Charlie Watts, core member of The Rolling Stones, passed away on Tuesday. I won’t comment on how Charlie was the coolest Stone – `cos honestly I have no idea about what’s cool and what’s not. I’m also not going to eulogize his jazz chops and swing, again `cos I know jack about technique. Nor am I gonna recount the story of how the drummer once knocked his singer out. For me, it`s hard to separate one Rolling Stone from the rest. For all the reported in-fighting, for nearly 60 years (!!!) they were a fucking tight, tight, eternally recording and touring unit, and despite their different personalities, that says a lot about all of them. At times they might have hated each other, but they were still best mates. Count yourself very lucky if you have friends like these.
When I was a kid, my old man never played The Stones. He`d sometimes stick in a cassette of The Beatles, and as a consequence the melancholy of McCartney ballads, like Michelle, and Yesterday, had a lasting impact on me. Their frequent rotation playing a part, for sure, in making me who I am*. But by the time I was 17 I was constantly at war with my dad, and in a two-fingered gesture, from a “stroppy, smart-mouthed, cunt”, John, Paul, George, & Ringo, were binned in favour of Mick, Keith, Bill, & Charlie**. I Wanna Be Your Man, Under My Thumb, The Last Time, and It`s All Over Now, each soundtracked the first time I fell in love. This was especially true of the relative innocent rush – bigger than Bo Diddley`s cadillac – of Not Fade Away, and She’s A Rainbow. We were not exactly unaware of the nasty, malevolent, misogynistic, edges as we sang along to the others. No female safe from Jagger`s scathing, sadistic, teasing, taunting, tongue. Drawing confidence from his considerable arrogance. Painting it black, playing with fire, horny with hormones, while harboring heartbroken crushes, in the confusion of adolescence and youth, as we raced around, “revived” mods and modettes.
Gimme Shelter spins and I`m back fumbling through spooked witching hour sessions parked on Lover`s Lane. An enthusiastic amateur unbuttoning, unfastening, unzipping, as Little Red Rooster`s cock crows. Coming Down Again`s angsty introspection serenaded the young alcoholic, my first dalliances with booze, speed, and weed. Winter found me more than elegantly wasted, comfortably, pretty much permanently, numb. You Can’t Always Get What You Want became an obvious anthem for me and my university drink and drug buddies. Hungover, pulling on the shirt, jeans and jacket, getting ready to do it all again. Enthralled by Primal Scream, and their rock`n`roll circus, I joined them exiled on Main Street. A lost and damaged dance to the ghostly gospel, the haunted New Orleans voodoo, of I Just Want To See His Face (a Tom Waits favourite). The mock Muscle Shoals spiritual of Shine A Light in particular, synonymous with my own coked-up, over, and out. A smile on my face, and a tear right in my eye, and the flies that I couldn’t seem to brush off.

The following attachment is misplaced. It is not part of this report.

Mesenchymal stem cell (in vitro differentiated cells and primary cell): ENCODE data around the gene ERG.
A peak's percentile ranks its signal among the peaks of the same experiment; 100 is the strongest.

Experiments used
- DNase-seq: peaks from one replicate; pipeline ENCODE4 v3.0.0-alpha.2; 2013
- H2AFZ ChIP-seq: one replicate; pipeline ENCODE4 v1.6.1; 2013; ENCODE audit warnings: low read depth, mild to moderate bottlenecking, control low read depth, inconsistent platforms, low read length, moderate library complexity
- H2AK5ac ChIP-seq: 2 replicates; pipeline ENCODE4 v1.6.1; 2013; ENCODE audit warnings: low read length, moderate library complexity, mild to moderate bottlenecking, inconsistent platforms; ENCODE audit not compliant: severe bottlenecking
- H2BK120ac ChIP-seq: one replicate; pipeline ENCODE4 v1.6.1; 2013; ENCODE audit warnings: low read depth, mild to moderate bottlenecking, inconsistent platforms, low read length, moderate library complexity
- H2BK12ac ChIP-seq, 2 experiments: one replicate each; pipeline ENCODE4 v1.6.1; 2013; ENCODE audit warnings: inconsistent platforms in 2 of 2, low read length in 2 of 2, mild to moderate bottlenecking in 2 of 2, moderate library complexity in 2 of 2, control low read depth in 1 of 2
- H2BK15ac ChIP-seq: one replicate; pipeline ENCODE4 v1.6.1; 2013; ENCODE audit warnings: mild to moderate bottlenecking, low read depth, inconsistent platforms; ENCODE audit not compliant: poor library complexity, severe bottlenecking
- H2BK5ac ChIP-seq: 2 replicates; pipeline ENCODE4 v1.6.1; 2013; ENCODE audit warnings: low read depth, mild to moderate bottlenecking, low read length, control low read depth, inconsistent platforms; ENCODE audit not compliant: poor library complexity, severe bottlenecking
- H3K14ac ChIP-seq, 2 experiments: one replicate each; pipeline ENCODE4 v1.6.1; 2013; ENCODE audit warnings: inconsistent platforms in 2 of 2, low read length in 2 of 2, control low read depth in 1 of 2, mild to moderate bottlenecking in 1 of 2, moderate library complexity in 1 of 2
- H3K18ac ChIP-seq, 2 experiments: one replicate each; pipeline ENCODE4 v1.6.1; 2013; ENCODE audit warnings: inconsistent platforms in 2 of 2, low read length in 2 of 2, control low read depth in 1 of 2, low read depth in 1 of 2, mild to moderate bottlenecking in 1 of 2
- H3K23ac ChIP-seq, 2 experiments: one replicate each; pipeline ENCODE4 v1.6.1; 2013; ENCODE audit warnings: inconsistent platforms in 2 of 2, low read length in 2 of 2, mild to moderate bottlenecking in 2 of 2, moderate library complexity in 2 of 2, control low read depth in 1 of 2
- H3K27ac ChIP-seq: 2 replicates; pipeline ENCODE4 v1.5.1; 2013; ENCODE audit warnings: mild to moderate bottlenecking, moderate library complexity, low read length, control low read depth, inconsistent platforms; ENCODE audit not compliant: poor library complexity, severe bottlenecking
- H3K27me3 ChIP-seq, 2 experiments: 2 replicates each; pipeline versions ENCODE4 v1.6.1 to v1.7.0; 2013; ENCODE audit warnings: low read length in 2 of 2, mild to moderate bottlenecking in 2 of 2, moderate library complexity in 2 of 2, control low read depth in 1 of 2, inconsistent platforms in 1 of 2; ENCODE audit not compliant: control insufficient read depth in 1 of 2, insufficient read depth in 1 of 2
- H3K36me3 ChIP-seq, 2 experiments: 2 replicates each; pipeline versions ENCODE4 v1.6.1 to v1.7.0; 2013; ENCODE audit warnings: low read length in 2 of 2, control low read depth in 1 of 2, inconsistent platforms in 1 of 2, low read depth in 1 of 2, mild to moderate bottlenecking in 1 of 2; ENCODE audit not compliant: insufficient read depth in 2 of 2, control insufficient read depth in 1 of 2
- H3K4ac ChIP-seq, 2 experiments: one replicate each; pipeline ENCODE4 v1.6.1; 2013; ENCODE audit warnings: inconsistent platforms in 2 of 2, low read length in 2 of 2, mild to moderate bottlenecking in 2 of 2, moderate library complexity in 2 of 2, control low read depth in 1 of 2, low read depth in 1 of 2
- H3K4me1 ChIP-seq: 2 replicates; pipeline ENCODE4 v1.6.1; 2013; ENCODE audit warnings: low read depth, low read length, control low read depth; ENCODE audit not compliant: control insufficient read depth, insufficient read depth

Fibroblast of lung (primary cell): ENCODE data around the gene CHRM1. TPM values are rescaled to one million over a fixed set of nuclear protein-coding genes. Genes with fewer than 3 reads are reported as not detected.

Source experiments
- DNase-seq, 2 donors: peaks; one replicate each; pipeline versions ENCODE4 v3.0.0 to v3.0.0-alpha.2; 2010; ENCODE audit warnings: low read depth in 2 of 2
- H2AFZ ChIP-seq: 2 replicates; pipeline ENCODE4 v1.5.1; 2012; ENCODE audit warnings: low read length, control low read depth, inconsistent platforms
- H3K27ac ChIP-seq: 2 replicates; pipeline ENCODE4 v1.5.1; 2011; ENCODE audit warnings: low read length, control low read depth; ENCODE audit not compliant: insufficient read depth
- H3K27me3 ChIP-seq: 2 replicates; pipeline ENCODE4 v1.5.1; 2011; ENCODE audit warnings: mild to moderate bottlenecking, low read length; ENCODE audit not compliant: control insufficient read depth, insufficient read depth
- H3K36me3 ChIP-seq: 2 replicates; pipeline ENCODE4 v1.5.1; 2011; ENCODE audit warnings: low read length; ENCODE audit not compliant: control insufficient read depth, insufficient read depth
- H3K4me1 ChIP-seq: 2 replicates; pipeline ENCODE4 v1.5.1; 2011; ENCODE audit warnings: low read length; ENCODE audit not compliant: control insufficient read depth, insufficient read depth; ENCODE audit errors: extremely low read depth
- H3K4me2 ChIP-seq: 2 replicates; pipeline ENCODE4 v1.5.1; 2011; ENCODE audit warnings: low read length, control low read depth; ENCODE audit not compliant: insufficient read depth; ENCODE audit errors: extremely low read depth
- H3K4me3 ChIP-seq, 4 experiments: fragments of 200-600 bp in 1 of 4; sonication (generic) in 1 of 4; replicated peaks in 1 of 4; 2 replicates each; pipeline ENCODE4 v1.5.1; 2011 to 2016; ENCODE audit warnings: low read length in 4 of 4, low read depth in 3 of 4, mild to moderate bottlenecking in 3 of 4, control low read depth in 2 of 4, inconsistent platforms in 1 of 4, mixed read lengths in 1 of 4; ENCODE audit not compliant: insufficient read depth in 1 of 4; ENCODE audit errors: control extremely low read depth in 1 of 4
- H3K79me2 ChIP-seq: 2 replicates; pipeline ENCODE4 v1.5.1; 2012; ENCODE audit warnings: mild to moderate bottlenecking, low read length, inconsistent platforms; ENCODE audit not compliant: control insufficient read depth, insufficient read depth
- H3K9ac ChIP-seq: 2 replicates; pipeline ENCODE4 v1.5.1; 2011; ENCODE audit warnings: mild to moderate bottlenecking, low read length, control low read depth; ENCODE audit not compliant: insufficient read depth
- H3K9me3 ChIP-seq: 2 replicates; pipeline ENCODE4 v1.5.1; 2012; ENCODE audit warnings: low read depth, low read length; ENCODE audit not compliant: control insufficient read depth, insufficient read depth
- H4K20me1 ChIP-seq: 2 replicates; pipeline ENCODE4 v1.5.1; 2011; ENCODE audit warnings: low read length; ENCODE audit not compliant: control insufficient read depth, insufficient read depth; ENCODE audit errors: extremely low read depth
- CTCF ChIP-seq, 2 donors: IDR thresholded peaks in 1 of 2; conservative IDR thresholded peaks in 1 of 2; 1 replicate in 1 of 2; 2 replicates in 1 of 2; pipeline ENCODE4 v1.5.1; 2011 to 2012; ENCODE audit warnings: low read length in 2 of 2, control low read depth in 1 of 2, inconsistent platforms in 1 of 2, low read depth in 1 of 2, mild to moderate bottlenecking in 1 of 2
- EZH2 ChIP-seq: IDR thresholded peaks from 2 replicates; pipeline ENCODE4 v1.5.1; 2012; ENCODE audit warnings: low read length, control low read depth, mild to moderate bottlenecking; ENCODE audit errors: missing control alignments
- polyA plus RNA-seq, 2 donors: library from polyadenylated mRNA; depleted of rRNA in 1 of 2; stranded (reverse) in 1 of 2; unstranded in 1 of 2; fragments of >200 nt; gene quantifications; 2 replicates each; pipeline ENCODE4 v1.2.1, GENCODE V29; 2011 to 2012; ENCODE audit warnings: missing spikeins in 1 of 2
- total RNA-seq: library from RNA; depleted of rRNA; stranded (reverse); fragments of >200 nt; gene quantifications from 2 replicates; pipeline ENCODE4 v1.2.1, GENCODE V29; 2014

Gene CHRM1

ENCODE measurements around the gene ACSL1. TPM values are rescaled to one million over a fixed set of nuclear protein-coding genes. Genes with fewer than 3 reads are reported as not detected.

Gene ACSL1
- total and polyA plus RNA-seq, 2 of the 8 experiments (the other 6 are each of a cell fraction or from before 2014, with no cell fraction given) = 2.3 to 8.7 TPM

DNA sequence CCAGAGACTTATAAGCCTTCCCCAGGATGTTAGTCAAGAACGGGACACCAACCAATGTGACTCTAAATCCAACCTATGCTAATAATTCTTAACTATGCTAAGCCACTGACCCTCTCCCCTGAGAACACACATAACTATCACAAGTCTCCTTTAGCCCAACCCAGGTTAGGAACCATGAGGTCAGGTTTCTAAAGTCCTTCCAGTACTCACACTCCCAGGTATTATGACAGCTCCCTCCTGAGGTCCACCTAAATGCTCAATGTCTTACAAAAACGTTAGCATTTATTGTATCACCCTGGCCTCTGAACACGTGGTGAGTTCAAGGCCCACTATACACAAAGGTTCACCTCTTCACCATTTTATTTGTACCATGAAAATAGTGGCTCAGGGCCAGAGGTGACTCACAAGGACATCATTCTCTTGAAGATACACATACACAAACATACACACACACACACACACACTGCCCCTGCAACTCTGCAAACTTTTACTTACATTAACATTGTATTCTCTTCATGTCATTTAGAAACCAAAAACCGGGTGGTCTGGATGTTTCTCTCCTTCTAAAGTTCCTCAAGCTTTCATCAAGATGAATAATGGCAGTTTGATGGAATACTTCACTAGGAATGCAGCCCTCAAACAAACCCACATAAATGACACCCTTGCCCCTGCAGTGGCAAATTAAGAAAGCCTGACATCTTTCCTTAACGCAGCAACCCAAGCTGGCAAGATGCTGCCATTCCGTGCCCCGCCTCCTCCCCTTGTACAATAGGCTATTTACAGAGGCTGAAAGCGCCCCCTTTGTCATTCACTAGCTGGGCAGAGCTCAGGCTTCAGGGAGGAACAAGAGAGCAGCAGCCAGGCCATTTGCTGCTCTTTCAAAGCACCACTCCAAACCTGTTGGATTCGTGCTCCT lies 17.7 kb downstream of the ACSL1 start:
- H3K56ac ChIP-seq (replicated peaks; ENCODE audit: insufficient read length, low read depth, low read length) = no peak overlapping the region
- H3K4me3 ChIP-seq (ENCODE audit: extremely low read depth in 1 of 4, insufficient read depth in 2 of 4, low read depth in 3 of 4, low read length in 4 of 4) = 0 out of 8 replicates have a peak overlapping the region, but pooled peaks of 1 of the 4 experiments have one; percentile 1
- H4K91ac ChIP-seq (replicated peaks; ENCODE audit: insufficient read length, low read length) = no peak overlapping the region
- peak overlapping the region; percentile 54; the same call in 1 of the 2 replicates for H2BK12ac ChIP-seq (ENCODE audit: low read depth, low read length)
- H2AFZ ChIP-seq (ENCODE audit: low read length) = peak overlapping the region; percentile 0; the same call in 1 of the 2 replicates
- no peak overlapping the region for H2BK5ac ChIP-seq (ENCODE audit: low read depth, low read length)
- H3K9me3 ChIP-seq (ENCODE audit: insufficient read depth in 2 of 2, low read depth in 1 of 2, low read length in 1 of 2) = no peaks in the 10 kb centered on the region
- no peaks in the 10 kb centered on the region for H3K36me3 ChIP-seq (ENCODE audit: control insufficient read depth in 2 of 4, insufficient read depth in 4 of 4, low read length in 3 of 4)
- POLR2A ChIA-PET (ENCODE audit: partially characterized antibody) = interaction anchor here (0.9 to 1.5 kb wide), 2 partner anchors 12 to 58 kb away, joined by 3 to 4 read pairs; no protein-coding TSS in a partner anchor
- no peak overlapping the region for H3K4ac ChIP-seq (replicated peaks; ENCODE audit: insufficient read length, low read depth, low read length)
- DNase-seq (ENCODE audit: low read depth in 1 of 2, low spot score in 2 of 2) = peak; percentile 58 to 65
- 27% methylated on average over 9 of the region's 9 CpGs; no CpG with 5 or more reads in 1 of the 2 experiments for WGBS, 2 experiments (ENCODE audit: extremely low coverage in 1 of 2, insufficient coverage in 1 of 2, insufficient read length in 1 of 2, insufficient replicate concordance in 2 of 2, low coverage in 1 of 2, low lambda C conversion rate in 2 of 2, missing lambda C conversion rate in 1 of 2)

Most of the time, on record at least, Charlie remains subtle, restrained – no mad Keith Moon moments, or Jon Bonham levee breaking beats. Only casually slipping in the odd fantastic fill – just to let folks know. However, there`s one Stones song where the rhythm undeniably takes centre stage, and that’s Sympathy For The Devil. A tune that after over 5 decades and counting continues to help kick-start countless millions of parties and raves. If ever a track were Charlie’s, then it`s this one. The lyric is Jagger borrowing from Baudelaire, and Mikhail Bulgakov. Showing off his then oh so fashionable taste for the occult, the esoteric texts and tomes he`d read, books he`d bought from Indica in Mason’s Yard. Charlie, inspired by bebop drummer, Kenny “Klook” Clarke, initiates a tribal, trance-inducing, tarantella, of frantic ride cymbals, cowbell, and bass drum bomb drops, that had even Bill Wyman shaking like a shamen, maracas, shekere, whatever came to hand. Embracing, encapsulating, the turbulent times, Sympathy sounds like a hippie campfire crashed by the Last Poets` righteous revolutionary insurrection. Coupled with Rocky Dijon’s conga-ed attack, the heady concoction – The Master & Margarita meets A Night In Tunisia – taps into something primordial, the evil in all of us, the phantom, shadow, that flirts with the demonic and the downright do wrong. The musical equivalent of cocaine.
Orchestrating his One Plus One project Jean-Luc Godard documented the evolution of the tune over two days in June 1968. Filming its transformation from a slow Dylan-esque ballad and accompanying folky strum. Godard famously clashed with The Stones – Jagger publicly called him “stuffy” – and he does his best to make the process appear boring, giving no clue as to how the tune jumped from a clipped soul / blues to the samba we’ve all screamed and shouted to. The best, funniest, bit in the whole pretty much unwatchable pretentious mess is when Charlie, arms folded – suited and chelsea-booted, boasting garms more like Steve McQueen than Mick and Keith`s burgeoning pirate / swashbuckler look – steadfastly refuses to join in the woo-woos.
Charlie Watts, thank you for the music, and the memories. Rest In Peace.
*I later learned that my dad had been a Stones nut – collected all the singles, queued outside shops on release days, but sold the lot when I came along, to provide for his young family. That Beatles cassette was taped from a friend. We had no vinyl in the house.
**When I reevaluated The Fab Four, The Stones, in comparison, well, they just sounded like noise. An amped up overdriven rebellious, fuck you, racket – paving the way for The Pistols, and The JMC.